Oh, Descartes said no such thing! But he really can't stop you from thinking he did.
posted by Ms. Saint at 1:57 PM on June 19, 2007


I prefer negative self-deception. Less pressure.
posted by jonmc at 2:07 PM on June 19, 2007


Hell, this is part-and-parcel of daily life in any corporation these days. Doubly-so in the marketing departments.
posted by Thorzdad at 2:08 PM on June 19, 2007


Descartes would have said that your gender was inessential to your real being. If you believe you're a real boy, you don't have a clear and distinct notion of yourself yet.

He's dead, though, so Ms. Saint is right.
posted by voltairemodern at 2:17 PM on June 19, 2007


Descartes wasn't so smart. He just thought he was.
posted by It's Raining Florence Henderson at 2:19 PM on June 19, 2007 [2 favorites]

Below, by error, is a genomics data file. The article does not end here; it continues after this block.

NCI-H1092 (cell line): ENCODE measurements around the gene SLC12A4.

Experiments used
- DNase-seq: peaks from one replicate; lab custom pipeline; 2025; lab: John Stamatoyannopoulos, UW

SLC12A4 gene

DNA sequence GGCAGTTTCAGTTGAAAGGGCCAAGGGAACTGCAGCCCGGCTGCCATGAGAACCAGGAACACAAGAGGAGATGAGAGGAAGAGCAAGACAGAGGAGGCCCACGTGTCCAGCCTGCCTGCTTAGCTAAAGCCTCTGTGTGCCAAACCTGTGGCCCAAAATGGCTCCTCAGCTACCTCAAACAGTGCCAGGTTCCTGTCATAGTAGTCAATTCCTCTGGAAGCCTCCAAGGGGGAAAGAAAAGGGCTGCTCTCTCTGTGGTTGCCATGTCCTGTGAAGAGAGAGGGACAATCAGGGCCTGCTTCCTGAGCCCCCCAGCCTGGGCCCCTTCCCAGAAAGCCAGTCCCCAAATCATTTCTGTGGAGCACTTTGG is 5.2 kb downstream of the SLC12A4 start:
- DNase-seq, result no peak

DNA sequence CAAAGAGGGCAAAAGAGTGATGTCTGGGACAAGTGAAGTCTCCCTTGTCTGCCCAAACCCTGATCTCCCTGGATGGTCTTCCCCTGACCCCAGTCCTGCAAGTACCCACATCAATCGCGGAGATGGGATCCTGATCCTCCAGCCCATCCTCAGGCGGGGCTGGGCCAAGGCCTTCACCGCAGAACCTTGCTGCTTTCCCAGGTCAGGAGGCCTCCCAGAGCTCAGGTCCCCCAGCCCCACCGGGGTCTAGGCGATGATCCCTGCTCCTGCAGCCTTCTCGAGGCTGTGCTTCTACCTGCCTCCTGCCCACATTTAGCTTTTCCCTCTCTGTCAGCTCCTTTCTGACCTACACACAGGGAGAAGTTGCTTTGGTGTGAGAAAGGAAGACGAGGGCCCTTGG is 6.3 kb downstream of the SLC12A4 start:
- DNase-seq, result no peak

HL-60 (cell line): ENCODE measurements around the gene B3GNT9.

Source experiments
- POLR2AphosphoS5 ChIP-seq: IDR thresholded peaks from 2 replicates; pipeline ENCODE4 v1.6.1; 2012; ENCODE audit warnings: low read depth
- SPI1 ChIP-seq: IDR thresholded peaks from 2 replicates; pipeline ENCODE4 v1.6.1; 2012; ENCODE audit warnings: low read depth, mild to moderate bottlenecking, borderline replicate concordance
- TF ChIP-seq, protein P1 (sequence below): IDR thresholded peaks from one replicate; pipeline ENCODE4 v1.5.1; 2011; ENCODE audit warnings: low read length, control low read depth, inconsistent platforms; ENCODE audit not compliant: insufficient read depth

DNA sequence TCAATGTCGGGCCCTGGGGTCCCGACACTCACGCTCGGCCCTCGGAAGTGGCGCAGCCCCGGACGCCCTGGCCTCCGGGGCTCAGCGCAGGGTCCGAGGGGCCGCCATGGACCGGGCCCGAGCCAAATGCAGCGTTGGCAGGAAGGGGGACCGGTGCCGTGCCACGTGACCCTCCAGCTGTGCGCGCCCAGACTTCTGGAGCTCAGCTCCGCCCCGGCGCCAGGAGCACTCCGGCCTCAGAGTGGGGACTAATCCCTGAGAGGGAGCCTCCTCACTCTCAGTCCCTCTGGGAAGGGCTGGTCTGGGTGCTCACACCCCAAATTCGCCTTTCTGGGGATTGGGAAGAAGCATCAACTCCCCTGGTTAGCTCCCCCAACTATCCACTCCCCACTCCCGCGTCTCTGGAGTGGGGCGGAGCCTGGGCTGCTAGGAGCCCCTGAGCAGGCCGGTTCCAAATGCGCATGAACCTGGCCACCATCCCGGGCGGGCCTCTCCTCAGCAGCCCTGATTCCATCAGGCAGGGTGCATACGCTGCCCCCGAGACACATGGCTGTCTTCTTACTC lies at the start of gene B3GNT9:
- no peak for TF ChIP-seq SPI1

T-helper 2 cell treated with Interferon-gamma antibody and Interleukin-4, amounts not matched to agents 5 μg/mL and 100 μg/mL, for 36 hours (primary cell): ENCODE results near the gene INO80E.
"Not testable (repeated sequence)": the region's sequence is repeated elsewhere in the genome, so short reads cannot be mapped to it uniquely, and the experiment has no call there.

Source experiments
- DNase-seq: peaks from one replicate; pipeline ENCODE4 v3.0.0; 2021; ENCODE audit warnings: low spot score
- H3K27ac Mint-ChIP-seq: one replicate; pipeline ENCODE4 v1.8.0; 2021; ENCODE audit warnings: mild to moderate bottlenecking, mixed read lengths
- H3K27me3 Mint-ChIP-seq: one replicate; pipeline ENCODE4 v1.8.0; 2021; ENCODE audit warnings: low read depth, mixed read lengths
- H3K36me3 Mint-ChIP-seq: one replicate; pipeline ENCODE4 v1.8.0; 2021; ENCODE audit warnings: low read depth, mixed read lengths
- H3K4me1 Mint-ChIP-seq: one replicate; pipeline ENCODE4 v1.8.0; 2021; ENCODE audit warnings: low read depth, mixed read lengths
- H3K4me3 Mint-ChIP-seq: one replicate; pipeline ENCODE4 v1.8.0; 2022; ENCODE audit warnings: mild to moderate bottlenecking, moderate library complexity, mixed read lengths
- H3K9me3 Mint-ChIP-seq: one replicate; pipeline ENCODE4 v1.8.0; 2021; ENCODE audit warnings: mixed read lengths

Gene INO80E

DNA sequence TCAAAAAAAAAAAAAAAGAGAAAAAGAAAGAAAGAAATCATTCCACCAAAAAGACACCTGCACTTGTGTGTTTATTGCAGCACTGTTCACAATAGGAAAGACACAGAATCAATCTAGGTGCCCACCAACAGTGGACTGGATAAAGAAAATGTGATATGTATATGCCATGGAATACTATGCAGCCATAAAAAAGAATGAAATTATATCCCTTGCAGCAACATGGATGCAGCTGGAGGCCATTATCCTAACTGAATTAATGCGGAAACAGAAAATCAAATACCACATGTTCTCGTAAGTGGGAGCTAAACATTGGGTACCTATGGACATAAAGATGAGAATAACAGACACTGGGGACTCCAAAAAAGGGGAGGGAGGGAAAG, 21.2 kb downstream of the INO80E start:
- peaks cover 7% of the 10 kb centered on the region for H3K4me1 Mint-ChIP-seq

See also "Unskilled and Unaware of It"
posted by Eekacat at 2:20 PM on June 19, 2007


I just wanted to note that 80 proof sure as hell beats the ontological proof, while we're talkin' Descartes and all. I like to fancy that Rene was a vodka man: clear and distinct, baby.
posted by joe lisboa at 2:20 PM on June 19, 2007


"The Total Perspective Vortex had proved that, in an infinite universe, the one thing sentient life cannot afford to have is a sense of proportion."

-D.N.A.
posted by IronLizard at 2:23 PM on June 19, 2007 [5 favorites]


If you're not suicidally depressed, you're just not paying attention.
posted by leftcoastbob at 3:07 PM on June 19, 2007


I'm paying attention deficit disorderly conduct unbecoming the merciless!
posted by It's Raining Florence Henderson at 3:12 PM on June 19, 2007


Stumbling on Happiness also talks about this.
posted by whoaali at 3:23 PM on June 19, 2007


Why won't people accept me for the person I am pretending to be at the moment.
posted by Samuel Farrow at 3:24 PM on June 19, 2007 [2 favorites]


Ever day and every way I just keep getting better and better.

*sobs softly in the darkness*
posted by BitterOldPunk at 3:37 PM on June 19, 2007


Ever day and every way I just keep getting better and better.

except spelling, bet what's a 'y' among friends?
posted by jonmc at 3:59 PM on June 19, 2007